Alright alrigh alright. I am making my way in this crazy town, and work is very interesting. Very laid back compared with New York schools. Actually, as I am known to be a laid back kind of guy, and hold a Masters Degree in English (did I mention that before..lol.) It looks like some smooth sailing. Organization will be the only challenge I see coming. The school is nice (3-4 floors) and I will be posting some pictures of these adorable and absolute genious students. As I've said before (what me repeat myself?), these kids know more about the world and everything in it and around it than I did at the ripe age of 12. The thing is, they are 5-7 (I observed my younlings today). No big deal right. So they're a lot smarter and razor sharp with responses about anything. The catch is, they are not fricking native English speakers. They are Korean and can speak, pronounce, understand, and are actually learning how to "master" the English language. This may seem undescribable but they actually "think" in English. I hope that makes sense for the layman. Bottom line-I am absolutely impressed with all the classes I observed and hope these students have a bright future and will use this language they are learning for something. They can spell better than almost all of my former students from New York. Not really a big deal unless you consider the age difference and fact that they are Koreans. They are better at our language than the students in America, and I'ts not thier native tongue. What's more is that they have personality. You all know that goes a long way in my book.One student today quizzed me on the ecomical downfall of the United States, the sub-prime loan scandal and what it's fallout would be. He's 6. (no I kid but you get the picture). I felt so welcomed today as they were walking up the stairs I heard "Chris teacher, you coming to my class again today. Please?" This little bugger looked so funny and cute. He had on the what I guess is the YBM ECC uniform. Grey vest and pants that have a little YBM log on the vest. These kids are friendly and I know I have truly found my calling as a teacher. It's funny because my nephews and nieces showed me passion for working with kids. Thanks guys.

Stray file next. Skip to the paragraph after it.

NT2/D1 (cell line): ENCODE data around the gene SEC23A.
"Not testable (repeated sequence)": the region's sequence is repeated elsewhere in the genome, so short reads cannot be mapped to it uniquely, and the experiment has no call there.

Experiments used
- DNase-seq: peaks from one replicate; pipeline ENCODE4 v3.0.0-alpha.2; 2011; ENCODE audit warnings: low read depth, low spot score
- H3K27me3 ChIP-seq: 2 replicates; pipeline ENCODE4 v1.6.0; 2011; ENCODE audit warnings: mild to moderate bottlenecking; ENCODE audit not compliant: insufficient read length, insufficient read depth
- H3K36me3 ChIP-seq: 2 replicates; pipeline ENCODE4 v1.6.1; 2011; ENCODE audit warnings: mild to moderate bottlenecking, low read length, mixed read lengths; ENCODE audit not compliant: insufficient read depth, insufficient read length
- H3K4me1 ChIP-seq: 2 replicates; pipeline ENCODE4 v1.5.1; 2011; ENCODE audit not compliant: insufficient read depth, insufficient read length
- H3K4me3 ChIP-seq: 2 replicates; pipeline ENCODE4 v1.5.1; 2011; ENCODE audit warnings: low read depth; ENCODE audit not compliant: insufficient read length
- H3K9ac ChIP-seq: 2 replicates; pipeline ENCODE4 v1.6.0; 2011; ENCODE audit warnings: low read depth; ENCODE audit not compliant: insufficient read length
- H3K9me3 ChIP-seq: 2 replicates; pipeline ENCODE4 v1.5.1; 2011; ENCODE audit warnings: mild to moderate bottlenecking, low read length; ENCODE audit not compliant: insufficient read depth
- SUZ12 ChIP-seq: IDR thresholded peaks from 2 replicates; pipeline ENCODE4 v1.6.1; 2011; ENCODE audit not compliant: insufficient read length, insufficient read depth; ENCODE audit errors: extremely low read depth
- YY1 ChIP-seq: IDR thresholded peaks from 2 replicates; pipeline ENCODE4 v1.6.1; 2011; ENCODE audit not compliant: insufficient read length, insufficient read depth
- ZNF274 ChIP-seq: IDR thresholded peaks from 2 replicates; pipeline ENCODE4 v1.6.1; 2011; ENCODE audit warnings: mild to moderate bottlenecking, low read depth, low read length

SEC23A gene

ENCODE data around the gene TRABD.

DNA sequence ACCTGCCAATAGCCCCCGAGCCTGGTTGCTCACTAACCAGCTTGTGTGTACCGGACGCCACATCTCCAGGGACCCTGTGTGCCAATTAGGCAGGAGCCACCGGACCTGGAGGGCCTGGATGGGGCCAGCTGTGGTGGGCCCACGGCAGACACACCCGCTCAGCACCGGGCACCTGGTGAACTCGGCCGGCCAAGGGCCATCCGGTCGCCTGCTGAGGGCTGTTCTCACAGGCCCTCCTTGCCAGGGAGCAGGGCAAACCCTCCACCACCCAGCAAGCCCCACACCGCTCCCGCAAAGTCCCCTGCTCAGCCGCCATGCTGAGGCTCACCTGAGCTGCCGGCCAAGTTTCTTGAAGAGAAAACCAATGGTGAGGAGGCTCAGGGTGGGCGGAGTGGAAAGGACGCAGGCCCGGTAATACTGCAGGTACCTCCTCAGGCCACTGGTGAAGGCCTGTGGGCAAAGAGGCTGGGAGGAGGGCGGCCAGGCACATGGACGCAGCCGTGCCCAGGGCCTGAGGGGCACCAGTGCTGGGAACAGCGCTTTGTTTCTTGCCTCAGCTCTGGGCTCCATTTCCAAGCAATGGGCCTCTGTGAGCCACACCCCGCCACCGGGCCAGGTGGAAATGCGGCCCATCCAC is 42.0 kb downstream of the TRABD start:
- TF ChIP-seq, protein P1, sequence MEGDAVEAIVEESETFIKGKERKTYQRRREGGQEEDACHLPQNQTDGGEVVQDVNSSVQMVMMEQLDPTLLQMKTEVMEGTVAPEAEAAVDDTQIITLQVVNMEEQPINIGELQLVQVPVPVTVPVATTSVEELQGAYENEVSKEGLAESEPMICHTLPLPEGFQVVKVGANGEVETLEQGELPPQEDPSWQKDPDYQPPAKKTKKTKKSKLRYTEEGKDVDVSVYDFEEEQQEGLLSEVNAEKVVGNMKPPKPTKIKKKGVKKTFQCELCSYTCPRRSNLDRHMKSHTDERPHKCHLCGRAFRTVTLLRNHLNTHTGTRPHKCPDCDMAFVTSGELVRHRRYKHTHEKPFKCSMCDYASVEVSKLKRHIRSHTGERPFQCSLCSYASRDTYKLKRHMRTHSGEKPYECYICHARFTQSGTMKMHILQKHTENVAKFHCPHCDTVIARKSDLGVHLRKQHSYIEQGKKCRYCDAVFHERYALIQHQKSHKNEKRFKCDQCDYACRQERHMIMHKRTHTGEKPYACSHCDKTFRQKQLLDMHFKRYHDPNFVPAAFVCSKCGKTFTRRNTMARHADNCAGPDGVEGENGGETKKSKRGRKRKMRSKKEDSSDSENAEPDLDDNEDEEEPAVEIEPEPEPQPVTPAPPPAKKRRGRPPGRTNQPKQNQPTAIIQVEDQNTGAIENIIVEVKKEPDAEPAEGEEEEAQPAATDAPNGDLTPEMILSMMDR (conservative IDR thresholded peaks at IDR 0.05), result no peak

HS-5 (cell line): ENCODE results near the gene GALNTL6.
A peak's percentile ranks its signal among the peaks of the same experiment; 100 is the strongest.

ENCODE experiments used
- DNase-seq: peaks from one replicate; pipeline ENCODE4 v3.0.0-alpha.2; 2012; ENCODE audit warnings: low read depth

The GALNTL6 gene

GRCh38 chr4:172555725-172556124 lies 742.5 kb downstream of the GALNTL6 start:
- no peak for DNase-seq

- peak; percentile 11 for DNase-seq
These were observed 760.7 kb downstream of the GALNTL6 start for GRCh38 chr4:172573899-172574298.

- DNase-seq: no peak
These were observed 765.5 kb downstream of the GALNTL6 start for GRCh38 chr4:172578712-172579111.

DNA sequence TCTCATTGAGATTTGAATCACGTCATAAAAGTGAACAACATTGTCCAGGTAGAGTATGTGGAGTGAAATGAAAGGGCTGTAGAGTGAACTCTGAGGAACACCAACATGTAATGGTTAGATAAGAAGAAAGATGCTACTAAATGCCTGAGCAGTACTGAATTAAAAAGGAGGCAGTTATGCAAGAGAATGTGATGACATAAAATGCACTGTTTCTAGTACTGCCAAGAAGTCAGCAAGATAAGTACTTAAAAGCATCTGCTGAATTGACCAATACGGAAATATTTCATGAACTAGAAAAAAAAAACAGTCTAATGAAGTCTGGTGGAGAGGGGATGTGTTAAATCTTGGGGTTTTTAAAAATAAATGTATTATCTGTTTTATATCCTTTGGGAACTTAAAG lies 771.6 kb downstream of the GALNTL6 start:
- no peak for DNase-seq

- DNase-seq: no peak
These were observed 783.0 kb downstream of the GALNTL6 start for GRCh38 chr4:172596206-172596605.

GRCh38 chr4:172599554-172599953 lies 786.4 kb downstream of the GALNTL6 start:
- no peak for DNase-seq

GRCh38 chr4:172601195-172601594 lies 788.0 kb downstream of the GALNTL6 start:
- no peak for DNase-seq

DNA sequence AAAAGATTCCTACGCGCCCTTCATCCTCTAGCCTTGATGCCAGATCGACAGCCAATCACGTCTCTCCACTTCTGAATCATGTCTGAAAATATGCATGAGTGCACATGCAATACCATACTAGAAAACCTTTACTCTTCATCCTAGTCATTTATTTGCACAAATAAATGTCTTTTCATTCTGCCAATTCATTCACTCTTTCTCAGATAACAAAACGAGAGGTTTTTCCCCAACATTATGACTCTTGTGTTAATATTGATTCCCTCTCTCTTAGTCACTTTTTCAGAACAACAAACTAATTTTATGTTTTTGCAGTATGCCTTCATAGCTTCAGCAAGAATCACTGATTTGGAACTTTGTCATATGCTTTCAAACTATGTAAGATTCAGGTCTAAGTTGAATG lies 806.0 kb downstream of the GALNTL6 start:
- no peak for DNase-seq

The city of Seoul makes New York City look like a younger brother. I live near the Lotte World Department Complex and it is just absolutely phenomenal. The people in this city----I never told anyone before I left, but I had heard they actually were a little racist (like that elder woman on my first night that I had to "persuade" a drink from with jetlag stubborness.), but I am so happy to hear "anyonghaseyo" when I walk in a restaurant, and they take their time with you about ordering food and everything. They generally are a unique people and I think this is all going to lead somewhere. I'm a pretty friendly guy myself. I'm soo happy right now. I can't believe I left all of you 8,000 miles away. Comment on my blog. It means the world to me. Also, there are going to obviously be good, great, OK, and horrible blogs. Last night I woke up at 2 am with 2 hours of sleep (Jetlag is a literal nightmare). I've been up since. I wrote some crazy furucking emails with doubt laced upon them, and mustered up the courage to complete the day in pain and misery, but nonetheless successfully. I came home to my apartment/shoebox and am venting right now. It's a beautiful thing. This blog has actually given me so much outlet. It is truly helping me. Anyways, I could write for hours (see, you all said I should be an English teacher but never expected the responsibility of the stack of papers....lol... personal joke) Tomorrow's lesson for my readers is how to stay alive while walking around Seoul. Cars, buses, bikes, motorcycles, people, children and pets will all be out to get you. I swear to God. These people make New York drivers look like Morgan Freeman in Driving Miss Daisy. Unbelievable.
My co-workers are very chill. The guys are from all around America and the girls are all from Korea and have studied in America. I't so cool to see the various ranges of teachers and hear about their different stories of their journey from the U.S. to South Korea. We all share a common bond (I would like to believe) in the fact that we left everything in search of something. The reasons vary and are quite interesting. I still can't believe I am here and have a million things I want to tell everyone about.